The Acknowledgments Project; or, The Girl with the Chocolate-Dipped Cone

Image from PEI Visitors Guide (2005), p. 18.

Image from PEI Visitors Guide (2005), p. 18.

Once in a while, historians come up with an idea, do some research, analyze it, write that up, and find we have something resembling a book. Or maybe it turns out to be an article. Or a blog post. In those cases, we attach our name to it and send it out into the world. But what about those stray and idiosyncratic findings that don’t even rise to the status of a blog post, and deserve a longer life than a tweet?

So here’s my idea: The Acknowledgments Project. You post stuff you’ve found that you know you can’t use as well as someone else probably can. If someone can use it, great. If when they write it up they acknowledge your little contribution, great. Whatevs.

An example: This summer, I read through 50 years of Prince Edward Island’s annual Visitors Guides for an article I was writing on images of landscape in tourism promotion. I realized something funny about the tens of thousands of photos I was looking at, doublechecked, and sure enough: the first visible minority person to appear in a photo promoting PEI, with the exception of a very occasional Mi’kmaq, was apparently this girl with South Asian features in 2005. This seems extraordinarily late, if only because it was an entire generation after PEI had begun actively promoting itself to Japanese tourists. (The first visible minority to appear anywhere in the guides was a wax Michael Jordan, in an ad for the “Wax World of the Stars” tourist attraction in 2004). I’m unlikely to do anything more with this. I know my strengths and weaknesses as a historian, as a writer, and it doesn’t really fit into what I do. If you can use it or run with it, please do.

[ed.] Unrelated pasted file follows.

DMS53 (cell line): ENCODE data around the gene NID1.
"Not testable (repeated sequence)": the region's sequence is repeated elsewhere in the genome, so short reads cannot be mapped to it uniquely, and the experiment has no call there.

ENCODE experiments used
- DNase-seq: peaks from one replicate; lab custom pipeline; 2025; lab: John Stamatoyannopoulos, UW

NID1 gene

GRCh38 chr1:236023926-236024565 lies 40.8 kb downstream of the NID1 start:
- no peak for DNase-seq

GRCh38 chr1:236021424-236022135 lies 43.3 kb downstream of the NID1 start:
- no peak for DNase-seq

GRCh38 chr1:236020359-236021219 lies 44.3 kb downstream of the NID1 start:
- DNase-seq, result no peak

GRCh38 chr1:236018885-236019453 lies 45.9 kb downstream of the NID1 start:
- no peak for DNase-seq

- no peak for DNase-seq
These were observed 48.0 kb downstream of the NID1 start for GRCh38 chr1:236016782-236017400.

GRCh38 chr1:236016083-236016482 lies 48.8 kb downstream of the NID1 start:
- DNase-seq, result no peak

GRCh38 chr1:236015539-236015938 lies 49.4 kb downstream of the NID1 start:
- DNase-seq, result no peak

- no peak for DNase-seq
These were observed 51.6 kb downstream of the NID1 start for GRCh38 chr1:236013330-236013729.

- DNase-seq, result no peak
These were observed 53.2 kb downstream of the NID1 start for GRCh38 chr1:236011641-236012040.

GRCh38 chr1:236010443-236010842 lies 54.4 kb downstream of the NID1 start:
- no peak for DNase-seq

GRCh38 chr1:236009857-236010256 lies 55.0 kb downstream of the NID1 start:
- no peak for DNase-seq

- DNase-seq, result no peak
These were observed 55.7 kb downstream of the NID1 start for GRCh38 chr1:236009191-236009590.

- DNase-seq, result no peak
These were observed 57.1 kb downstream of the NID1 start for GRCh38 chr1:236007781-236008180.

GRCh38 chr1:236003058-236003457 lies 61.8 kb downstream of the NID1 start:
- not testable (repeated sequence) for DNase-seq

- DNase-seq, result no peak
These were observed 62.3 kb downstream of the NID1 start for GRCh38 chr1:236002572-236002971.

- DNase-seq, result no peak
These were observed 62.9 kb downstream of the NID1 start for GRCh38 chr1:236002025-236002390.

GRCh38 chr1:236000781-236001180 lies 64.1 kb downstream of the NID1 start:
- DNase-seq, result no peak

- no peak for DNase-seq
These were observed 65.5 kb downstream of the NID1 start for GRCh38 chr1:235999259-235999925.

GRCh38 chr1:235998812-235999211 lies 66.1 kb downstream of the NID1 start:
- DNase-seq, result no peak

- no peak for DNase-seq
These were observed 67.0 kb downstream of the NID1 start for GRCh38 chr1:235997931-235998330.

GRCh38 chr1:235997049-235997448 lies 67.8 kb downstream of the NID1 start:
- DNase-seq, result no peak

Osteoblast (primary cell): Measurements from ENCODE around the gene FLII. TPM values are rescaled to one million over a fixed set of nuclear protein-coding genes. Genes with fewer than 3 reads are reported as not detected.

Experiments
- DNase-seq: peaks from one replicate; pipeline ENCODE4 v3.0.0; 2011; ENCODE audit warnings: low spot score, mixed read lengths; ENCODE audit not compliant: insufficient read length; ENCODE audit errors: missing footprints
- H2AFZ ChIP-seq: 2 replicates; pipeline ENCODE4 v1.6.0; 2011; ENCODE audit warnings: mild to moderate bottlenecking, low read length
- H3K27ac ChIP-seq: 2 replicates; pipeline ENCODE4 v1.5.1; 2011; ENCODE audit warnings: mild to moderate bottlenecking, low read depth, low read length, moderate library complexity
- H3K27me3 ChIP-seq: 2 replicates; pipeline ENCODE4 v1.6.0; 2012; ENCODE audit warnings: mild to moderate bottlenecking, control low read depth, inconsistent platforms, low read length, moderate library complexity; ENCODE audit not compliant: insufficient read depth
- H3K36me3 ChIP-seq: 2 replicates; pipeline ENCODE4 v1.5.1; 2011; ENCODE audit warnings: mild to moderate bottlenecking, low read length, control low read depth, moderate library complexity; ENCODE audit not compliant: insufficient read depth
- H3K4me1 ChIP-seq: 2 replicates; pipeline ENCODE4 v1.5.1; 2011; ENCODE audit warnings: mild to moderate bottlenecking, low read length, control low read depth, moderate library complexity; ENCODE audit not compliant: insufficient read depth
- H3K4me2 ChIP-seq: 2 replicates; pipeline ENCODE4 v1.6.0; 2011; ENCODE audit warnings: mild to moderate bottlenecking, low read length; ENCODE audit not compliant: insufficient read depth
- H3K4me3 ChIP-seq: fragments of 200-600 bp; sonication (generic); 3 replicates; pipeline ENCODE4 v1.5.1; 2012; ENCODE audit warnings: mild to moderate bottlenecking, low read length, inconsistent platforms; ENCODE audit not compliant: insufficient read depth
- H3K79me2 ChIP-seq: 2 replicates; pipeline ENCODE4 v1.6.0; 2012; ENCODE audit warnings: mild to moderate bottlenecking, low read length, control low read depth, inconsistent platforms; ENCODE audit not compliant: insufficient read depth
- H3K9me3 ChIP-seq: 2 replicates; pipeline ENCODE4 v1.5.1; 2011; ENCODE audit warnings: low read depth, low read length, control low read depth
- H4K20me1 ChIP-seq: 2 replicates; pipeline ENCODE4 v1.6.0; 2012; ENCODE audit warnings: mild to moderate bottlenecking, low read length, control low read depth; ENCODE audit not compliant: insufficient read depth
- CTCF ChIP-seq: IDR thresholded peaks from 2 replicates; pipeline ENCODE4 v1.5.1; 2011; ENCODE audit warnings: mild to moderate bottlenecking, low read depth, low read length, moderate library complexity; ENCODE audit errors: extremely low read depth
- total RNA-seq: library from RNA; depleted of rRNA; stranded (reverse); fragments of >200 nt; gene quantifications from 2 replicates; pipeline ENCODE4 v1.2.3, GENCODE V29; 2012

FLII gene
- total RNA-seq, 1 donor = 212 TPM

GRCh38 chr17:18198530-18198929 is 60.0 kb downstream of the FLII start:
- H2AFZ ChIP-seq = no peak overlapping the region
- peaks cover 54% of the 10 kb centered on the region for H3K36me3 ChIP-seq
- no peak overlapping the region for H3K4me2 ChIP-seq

That’s it, The Acknowledgments Project. But I’m unlikely to ever get this up and running. If you feel like doing anything more with it, be my guest.

 

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Currently, Carson Fellow at the Rachel Carson Center for Environment & Society, Munich. Otherwise, Professor of History, the University of Western Ontario, London, Ont. Formerly, Director of NiCHE. Reachable at amaceach@uwo.ca.

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